A Guide to Healthy Game Time Eating

By Melinda Maryniuk, MEd, RD, CDCES

For many of us, fall means football season! From high school games on Friday night to Monday Night football, football usually means food and lots of it. Planning ahead is your best defense. Prepare to tackle your Game Day food challenges by reviewing this list of strategies… and you’ll be sure to score!

Keep your goal in sight. If you love watching football, you appreciate the hard work the athletes and coaches put into the game. Remind yourself of your personal game plan… to live a long and healthy life, which means making thoughtful choices about what you eat.

Feature a training table buffet. Pro athletes wouldn’t eat the way many of us do when we’re watching games or tailgate-ing, so why not treat ourselves more like the players?   Create a spread that would make a sports nutritionist proud. Include lots of veggies, whole grains, fruits and lean meats. Here are some ideas to get you started:

-Roasted vegetables and kale chips

-Pumpkin or sweet potato soup

-Skewered grilled chicken breast strips

-Turkey sliders with avocado and tomato

-Hummus dip with whole wheat pita

-Tabbouleh salad

-Apple wedges with Greek yogurt dip

-Frozen grapes

Remember the water boy!  Water is the most important nutrient for a player during a game. Be prepared with drinks you enjoy that have zero-calories or will fit in your calorie and carb allowance. Drinking beer? Light beer saves is usually about half the carbs (5 gm carb vs 10 gram carb for a 12 oz can) and the calories drop from about 150 to 100.

Record the games to skip the commercials. Did you know that the average televised NFL game has 20 commercial breaks and 100 ads? Most include a cue to eat or drink something and that can increase the temptation to overeat unhealthy foods. Reduce that urge by using the fast-forward button.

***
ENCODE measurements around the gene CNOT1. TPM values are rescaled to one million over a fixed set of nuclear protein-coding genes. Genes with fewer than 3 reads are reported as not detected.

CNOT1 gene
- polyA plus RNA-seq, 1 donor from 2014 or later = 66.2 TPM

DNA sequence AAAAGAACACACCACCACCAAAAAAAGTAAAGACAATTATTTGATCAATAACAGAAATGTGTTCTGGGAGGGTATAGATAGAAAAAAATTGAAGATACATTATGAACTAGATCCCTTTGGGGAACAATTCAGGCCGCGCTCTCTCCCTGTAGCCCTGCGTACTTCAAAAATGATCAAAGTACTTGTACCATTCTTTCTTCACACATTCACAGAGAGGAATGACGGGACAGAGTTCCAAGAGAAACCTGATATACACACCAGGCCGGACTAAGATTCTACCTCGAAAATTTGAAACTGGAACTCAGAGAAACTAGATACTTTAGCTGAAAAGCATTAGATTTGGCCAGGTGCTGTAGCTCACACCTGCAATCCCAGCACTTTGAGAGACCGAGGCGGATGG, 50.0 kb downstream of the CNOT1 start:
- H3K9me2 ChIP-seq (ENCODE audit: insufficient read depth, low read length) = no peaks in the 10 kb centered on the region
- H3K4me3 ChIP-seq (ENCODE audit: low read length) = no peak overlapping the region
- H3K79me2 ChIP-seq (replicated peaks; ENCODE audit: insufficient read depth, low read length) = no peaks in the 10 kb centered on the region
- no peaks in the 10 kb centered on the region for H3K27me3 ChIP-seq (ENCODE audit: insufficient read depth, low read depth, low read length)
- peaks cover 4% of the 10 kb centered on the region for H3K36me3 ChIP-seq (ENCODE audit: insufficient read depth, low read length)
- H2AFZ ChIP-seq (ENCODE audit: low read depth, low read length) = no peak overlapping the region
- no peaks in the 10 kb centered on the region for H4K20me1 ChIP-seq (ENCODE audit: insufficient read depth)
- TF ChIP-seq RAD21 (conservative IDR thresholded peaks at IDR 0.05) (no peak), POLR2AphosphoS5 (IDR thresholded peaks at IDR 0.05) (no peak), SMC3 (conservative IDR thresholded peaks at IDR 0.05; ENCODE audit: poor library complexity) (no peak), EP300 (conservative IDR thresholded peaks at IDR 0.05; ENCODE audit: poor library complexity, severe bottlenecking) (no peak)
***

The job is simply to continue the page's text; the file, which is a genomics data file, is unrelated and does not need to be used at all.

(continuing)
Workout while you watch. Watch the game while walking on a treadmill or spinning on your stationary bike. Even walking in place or doing chair exercises using resistance bands (or soup cans) to keep the muscles moving will help. At the very least, get out for a 15 minute walk during half-time.

Ask for help from your teammates. It helps to let your family and friends know you’re serious about your health. Let them know the ways they can be helpful, such as offering zero-calorie beverages or more low-carb snacks.

Call a time out if needed. Sure, there may be times when you might over do it on your brother in law’s famous spare ribs, the cheese dip or the football shaped brownies. Whatever it is… eat it slowly and enjoy it. Then plan for how you’ll do some extra exercise later that evening or the next day.

Touchdown! Just like every game, the unexpected may occur. There may be some set-backs, but know that with perseverance, you’ll keep your goal in mind, your teammates will support you, and good health will be your reward.

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